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A Kremlin security agency has ordered $15,000-worth of electric typewriters – sparking international gossip about a return to “old school” security measures.
The order, for 48,654,000 roubles-worth of electric typewriters for the Russian Federal Guard Service (FSO), was interpreted by some as a response to current concerns over computer security.
“After scandals surrounding the distribution of secret documents by WikiLeaks, Edward Snowden, and reports about Dmitri Medvedev being listened on during his visit to the G20 summit in London, it has been decided to expand the practice of creating paper documents,” an unnamed source told Russia’s Izvestia newspaper.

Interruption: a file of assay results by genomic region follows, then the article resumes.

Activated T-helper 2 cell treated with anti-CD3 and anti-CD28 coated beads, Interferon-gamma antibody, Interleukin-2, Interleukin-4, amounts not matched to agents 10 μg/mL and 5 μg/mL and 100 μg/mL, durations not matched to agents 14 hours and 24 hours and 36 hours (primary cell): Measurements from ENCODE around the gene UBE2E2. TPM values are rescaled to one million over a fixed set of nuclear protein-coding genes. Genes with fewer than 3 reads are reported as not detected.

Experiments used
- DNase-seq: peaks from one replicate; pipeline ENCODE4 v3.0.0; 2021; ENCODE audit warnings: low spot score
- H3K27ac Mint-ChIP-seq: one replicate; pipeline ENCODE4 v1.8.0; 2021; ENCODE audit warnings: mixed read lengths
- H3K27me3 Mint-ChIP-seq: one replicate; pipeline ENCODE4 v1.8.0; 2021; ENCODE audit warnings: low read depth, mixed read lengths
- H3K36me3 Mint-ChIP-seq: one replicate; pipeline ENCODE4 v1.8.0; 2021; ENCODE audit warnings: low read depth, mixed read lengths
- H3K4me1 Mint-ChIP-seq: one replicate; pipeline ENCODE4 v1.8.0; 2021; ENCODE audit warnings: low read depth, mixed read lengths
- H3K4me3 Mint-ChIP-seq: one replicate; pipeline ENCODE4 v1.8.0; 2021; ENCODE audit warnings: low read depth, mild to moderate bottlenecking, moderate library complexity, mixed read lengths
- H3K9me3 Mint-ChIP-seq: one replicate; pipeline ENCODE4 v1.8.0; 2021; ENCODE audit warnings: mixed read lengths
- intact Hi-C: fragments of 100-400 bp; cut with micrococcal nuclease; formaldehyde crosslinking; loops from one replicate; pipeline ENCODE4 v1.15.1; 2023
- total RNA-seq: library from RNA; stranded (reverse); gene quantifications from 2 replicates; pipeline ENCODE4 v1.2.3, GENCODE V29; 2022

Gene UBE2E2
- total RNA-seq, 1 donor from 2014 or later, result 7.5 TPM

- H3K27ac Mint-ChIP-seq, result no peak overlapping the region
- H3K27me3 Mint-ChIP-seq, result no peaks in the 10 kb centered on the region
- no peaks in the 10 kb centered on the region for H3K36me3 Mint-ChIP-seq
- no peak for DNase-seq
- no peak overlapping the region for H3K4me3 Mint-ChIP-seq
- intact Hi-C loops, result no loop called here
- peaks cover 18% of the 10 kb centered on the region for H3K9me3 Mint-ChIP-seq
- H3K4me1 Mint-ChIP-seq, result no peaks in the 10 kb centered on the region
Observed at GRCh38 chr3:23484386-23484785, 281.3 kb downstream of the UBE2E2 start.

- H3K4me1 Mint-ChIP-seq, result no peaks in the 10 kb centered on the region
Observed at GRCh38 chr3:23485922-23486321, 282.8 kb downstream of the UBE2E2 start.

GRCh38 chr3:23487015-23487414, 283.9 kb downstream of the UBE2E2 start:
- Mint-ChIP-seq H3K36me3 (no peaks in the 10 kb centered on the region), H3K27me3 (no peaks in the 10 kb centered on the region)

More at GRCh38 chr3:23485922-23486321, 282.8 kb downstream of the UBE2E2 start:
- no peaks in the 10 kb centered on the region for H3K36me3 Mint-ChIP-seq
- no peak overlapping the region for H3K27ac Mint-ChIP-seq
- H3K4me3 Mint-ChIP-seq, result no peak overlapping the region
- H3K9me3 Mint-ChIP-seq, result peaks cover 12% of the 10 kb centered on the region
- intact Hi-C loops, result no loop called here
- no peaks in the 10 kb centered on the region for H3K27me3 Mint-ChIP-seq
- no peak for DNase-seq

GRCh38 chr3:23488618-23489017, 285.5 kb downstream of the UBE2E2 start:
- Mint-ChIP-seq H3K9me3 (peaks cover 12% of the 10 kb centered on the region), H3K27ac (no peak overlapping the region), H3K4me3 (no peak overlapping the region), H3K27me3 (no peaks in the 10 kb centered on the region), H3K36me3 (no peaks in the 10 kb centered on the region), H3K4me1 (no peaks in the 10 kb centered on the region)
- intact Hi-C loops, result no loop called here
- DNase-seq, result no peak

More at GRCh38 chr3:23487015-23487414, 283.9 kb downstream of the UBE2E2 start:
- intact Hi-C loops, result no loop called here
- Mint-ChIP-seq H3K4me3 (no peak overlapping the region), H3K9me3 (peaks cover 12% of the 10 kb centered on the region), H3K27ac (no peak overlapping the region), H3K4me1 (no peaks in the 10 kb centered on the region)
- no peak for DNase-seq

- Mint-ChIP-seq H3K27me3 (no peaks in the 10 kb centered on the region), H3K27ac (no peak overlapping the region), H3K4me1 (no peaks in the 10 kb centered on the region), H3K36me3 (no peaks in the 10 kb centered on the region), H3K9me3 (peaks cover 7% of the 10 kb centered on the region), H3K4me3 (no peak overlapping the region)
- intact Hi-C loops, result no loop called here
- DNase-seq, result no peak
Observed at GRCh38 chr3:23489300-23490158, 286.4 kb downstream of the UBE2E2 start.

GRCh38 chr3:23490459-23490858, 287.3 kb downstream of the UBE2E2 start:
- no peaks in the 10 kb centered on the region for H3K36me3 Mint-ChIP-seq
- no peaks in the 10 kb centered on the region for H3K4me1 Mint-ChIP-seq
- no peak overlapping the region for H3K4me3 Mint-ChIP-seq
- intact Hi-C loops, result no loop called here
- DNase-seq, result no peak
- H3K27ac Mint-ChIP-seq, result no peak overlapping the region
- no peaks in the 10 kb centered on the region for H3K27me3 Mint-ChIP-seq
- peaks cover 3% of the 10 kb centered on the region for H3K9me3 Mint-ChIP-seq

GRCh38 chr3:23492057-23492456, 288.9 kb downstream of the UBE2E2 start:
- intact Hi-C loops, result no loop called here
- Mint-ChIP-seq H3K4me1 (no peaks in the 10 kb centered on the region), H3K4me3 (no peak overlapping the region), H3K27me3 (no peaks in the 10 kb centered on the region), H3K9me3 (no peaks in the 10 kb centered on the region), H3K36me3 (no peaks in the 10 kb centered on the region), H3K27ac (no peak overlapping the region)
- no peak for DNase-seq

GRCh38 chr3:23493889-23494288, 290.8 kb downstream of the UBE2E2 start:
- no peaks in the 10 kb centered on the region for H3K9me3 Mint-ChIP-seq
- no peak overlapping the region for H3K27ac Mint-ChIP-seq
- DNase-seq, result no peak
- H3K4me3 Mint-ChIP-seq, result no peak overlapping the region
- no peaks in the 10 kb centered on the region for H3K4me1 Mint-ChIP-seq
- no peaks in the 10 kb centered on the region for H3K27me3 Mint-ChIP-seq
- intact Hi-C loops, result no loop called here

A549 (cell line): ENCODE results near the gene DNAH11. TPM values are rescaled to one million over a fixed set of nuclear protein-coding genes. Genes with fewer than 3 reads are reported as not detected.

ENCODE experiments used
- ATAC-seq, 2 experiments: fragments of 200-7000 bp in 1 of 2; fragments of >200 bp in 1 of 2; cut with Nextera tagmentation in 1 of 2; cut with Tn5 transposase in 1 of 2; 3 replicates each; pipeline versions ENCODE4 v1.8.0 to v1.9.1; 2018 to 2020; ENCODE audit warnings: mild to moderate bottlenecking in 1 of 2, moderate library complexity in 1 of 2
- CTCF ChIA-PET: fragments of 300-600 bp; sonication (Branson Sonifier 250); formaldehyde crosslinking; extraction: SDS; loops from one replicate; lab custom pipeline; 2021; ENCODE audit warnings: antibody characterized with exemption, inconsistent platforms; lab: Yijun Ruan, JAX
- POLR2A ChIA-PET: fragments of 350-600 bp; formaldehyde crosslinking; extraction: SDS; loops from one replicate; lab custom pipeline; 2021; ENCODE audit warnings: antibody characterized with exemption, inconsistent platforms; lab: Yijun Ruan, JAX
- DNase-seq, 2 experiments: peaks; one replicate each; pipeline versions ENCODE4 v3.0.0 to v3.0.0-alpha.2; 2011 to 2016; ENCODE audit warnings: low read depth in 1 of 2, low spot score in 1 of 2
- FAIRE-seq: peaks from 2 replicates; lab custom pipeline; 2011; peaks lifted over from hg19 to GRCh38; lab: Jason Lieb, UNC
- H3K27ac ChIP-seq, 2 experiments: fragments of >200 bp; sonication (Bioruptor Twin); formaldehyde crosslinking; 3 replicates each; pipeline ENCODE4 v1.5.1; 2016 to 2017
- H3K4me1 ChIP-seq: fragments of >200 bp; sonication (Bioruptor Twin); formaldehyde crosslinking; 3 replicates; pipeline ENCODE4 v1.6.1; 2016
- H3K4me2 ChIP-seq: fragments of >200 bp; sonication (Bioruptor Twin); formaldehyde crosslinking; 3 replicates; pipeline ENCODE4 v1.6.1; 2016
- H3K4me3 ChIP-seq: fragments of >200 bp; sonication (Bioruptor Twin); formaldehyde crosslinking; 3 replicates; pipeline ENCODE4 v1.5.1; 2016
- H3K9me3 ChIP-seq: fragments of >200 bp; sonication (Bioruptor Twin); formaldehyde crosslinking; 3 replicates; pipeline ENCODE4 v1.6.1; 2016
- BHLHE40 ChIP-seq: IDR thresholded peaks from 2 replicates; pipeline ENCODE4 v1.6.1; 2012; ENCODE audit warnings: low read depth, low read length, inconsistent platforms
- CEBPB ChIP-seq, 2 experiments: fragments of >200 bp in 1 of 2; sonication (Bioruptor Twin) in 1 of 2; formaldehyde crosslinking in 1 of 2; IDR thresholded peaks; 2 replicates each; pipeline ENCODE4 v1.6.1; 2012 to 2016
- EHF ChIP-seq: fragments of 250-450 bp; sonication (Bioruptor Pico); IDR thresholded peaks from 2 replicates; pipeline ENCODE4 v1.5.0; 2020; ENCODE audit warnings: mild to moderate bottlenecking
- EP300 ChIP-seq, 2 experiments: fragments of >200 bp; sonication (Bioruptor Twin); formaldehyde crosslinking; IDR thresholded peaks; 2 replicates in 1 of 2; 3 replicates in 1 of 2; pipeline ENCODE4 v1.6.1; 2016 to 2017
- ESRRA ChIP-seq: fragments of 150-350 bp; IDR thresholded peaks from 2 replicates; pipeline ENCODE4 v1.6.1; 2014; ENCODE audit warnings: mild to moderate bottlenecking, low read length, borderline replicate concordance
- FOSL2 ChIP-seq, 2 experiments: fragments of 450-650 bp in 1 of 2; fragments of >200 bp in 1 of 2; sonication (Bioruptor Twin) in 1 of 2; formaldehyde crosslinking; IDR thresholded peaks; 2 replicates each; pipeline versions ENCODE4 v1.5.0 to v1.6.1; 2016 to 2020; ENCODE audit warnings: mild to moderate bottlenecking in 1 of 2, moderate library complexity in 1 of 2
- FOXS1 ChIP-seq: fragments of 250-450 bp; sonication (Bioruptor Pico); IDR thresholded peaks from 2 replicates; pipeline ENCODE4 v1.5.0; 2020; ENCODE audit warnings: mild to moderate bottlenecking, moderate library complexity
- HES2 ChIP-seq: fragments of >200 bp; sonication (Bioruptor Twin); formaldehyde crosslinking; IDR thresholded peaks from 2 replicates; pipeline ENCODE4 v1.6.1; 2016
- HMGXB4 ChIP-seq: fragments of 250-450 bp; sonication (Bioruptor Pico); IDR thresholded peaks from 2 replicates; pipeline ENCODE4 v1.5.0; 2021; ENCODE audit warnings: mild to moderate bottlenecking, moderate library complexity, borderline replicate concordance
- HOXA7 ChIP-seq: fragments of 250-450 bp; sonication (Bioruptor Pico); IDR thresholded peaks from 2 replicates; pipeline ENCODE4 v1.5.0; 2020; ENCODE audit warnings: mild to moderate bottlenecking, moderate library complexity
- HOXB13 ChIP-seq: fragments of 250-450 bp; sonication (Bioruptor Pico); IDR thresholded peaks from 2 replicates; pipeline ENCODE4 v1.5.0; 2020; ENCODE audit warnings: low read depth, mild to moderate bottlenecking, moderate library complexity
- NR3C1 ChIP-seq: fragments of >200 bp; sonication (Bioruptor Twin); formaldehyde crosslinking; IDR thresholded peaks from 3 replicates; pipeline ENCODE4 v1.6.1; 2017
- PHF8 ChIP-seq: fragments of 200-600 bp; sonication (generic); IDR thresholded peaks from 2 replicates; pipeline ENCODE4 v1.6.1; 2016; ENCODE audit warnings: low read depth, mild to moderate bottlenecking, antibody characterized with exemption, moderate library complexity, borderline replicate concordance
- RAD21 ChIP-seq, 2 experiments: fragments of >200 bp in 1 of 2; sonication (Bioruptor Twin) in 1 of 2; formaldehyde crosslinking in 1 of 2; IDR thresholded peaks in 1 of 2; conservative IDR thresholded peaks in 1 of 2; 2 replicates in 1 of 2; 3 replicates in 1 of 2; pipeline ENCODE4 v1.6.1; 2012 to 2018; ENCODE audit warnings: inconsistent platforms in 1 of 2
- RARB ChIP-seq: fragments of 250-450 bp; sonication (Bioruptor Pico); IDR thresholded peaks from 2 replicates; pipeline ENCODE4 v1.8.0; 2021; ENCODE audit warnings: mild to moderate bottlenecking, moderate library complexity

“Many documents are still not created in electronic format. This practice continues inside the defense ministry, the emergency situations ministry and the security services,” the source said.
Russia Today said that the move was not evidence of heightened security – rather than the Russian government had always used such measures to keep data safe. The new order was simply to replace existing equipment.
“It’s not something unusual – the time came to change them. Everyone has these typewriters – the Emergencies Ministry, Ministry of Defense, every special service has them,” an FSO officer told Russian Today.
“They are still used to prepare documents, which we do not envisage having an electronic form,” a source told Russia’s Itar-Tass news agency, describing it as, “Normal practice to ensure security of information.”
Author Rob Waugh, We Live Security